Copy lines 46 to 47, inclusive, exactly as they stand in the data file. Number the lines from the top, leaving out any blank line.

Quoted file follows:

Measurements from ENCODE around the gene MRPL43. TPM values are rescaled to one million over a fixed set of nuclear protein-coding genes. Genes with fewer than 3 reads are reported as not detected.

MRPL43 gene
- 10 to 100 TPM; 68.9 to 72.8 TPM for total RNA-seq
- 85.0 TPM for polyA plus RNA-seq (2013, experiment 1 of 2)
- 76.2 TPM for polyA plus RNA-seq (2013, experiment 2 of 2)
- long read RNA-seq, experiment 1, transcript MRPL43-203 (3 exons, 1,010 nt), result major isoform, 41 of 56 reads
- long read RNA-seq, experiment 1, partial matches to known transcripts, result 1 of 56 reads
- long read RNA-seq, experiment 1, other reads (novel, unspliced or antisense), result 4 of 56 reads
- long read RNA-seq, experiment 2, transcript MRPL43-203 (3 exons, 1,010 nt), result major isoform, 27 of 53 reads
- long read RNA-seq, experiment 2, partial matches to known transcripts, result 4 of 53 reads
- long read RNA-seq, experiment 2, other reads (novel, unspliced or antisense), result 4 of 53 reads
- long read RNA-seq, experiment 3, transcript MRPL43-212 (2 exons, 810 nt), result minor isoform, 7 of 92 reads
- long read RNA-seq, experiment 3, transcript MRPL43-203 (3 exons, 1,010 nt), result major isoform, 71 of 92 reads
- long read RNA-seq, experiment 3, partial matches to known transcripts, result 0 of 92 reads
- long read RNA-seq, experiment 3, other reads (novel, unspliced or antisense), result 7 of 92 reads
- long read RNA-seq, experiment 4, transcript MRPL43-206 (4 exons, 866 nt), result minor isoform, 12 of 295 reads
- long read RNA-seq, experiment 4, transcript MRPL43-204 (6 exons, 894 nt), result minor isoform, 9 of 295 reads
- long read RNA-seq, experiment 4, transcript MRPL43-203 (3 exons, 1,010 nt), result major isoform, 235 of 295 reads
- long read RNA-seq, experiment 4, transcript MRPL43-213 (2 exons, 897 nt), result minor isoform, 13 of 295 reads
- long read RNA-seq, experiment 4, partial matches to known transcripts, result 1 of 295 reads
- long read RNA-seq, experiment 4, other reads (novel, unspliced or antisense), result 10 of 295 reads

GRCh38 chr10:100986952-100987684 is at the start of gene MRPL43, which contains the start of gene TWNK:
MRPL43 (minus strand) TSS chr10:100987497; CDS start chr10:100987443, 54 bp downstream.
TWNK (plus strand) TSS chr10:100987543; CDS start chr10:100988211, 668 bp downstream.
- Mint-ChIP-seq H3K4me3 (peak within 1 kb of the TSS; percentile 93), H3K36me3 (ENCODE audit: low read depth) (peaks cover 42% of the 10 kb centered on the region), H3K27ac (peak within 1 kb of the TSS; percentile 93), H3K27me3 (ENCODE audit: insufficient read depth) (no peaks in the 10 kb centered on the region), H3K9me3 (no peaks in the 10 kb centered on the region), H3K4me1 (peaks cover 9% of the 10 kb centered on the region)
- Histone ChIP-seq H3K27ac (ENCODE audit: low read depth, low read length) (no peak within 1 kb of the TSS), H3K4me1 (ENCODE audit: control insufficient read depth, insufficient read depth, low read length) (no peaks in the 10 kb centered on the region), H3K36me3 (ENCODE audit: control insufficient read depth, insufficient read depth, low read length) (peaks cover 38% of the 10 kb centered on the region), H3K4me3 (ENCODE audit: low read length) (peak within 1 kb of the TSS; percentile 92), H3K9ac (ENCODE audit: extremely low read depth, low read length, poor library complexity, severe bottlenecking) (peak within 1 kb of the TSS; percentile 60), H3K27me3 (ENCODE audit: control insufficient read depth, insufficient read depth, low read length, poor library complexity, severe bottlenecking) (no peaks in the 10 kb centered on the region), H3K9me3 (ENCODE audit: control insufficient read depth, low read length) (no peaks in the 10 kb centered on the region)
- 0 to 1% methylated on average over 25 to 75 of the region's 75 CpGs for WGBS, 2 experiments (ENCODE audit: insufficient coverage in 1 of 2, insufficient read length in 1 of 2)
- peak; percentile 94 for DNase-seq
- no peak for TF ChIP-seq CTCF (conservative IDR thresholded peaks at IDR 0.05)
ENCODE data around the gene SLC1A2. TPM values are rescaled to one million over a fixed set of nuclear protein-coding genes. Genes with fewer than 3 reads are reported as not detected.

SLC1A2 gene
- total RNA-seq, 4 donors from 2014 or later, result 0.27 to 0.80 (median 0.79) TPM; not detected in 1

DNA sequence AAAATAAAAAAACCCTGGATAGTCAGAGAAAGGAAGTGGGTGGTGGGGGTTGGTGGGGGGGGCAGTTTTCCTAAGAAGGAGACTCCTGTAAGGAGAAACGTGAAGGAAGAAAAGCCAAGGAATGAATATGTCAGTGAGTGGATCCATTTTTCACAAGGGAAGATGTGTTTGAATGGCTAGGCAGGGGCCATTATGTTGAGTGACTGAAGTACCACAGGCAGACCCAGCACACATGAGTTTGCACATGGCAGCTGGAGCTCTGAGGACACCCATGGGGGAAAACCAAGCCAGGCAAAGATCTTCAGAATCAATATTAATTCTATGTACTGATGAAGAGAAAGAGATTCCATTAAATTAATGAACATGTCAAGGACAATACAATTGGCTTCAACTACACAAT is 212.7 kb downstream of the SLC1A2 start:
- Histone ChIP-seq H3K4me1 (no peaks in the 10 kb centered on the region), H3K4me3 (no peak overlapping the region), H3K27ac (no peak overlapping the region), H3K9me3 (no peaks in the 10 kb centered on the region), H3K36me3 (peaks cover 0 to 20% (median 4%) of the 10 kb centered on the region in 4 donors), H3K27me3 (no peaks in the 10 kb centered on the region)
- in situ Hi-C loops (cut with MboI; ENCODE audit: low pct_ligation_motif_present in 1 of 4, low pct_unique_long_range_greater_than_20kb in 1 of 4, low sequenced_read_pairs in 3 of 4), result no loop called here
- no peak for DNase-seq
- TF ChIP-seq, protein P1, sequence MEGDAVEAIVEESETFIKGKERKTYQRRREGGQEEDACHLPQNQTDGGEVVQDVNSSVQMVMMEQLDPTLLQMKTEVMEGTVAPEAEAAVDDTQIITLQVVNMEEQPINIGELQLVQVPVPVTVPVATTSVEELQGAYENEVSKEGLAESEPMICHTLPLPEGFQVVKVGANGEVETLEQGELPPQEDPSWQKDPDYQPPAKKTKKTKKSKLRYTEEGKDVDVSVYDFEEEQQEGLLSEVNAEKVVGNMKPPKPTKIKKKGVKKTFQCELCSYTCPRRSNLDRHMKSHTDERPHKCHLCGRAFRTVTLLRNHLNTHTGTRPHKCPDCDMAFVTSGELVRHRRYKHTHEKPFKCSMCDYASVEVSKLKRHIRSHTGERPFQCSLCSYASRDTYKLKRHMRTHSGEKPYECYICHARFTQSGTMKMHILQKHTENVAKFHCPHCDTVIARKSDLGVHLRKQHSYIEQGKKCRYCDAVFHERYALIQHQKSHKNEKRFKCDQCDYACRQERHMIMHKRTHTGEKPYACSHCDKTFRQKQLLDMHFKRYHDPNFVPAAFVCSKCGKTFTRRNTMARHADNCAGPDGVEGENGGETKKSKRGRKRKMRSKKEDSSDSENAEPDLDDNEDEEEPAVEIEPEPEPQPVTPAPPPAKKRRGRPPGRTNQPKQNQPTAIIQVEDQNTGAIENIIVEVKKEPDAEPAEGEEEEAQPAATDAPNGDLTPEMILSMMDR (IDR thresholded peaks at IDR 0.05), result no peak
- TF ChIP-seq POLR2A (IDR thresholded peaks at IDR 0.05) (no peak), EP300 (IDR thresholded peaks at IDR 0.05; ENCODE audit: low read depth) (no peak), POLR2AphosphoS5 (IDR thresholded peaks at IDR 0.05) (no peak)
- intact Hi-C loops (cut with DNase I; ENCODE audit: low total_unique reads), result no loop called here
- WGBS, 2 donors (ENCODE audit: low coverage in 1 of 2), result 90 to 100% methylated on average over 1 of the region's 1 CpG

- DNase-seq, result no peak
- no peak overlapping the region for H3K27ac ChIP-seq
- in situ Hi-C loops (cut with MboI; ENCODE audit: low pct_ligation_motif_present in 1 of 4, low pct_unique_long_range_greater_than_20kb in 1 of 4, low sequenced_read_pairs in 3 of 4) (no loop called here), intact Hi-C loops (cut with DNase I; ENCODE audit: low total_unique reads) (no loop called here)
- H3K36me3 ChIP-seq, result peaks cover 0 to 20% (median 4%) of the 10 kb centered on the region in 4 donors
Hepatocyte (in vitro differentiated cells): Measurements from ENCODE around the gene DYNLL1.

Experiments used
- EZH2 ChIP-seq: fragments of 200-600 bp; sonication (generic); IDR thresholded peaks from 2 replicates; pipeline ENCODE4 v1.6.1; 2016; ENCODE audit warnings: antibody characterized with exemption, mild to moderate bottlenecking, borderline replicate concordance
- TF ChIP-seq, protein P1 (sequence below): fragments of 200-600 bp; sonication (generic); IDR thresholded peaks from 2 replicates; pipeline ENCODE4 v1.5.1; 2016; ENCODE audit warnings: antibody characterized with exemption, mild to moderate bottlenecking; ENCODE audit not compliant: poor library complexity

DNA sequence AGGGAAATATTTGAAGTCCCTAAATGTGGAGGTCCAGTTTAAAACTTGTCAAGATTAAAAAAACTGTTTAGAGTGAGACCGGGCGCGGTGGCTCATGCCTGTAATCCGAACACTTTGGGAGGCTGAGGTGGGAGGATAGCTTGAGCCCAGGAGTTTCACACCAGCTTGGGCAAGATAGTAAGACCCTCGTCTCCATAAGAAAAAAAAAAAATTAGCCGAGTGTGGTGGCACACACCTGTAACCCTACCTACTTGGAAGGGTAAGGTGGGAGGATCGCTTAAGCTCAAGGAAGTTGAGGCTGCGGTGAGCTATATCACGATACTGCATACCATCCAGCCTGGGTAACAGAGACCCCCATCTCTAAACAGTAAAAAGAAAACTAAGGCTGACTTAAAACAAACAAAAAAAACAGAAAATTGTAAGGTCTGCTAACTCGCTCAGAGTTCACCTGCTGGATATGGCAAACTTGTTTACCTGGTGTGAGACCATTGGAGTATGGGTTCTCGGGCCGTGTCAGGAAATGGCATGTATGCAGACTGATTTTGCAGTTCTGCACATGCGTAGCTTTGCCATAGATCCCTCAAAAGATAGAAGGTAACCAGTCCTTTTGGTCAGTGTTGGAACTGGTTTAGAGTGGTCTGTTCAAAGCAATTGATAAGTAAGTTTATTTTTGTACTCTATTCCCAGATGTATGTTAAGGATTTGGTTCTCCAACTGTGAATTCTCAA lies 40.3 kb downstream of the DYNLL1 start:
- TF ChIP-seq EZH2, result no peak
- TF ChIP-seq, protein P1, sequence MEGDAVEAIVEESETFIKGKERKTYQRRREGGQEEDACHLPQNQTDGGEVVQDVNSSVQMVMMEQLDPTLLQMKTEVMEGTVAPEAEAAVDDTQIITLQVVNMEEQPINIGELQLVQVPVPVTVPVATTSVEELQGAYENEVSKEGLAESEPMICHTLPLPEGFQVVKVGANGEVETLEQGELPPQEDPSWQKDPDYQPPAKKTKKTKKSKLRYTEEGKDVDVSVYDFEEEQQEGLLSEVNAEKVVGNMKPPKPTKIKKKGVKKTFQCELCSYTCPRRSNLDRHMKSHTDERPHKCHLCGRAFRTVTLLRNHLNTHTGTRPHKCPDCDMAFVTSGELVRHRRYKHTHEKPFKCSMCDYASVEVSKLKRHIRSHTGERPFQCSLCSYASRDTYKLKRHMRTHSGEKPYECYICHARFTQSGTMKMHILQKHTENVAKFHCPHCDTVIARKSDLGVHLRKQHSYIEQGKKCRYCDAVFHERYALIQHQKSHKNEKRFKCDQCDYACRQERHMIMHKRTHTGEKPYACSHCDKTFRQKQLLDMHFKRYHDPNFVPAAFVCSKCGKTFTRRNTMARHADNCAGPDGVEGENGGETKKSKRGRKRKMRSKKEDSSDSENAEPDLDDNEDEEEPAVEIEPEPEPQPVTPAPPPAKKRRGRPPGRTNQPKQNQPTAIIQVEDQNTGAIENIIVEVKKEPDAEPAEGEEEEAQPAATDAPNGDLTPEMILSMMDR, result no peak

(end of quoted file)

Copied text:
Experiments used
- EZH2 ChIP-seq: fragments of 200-600 bp; sonication (generic); IDR thresholded peaks from 2 replicates; pipeline ENCODE4 v1.6.1; 2016; ENCODE audit warnings: antibody characterized with exemption, mild to moderate bottlenecking, borderline replicate concordance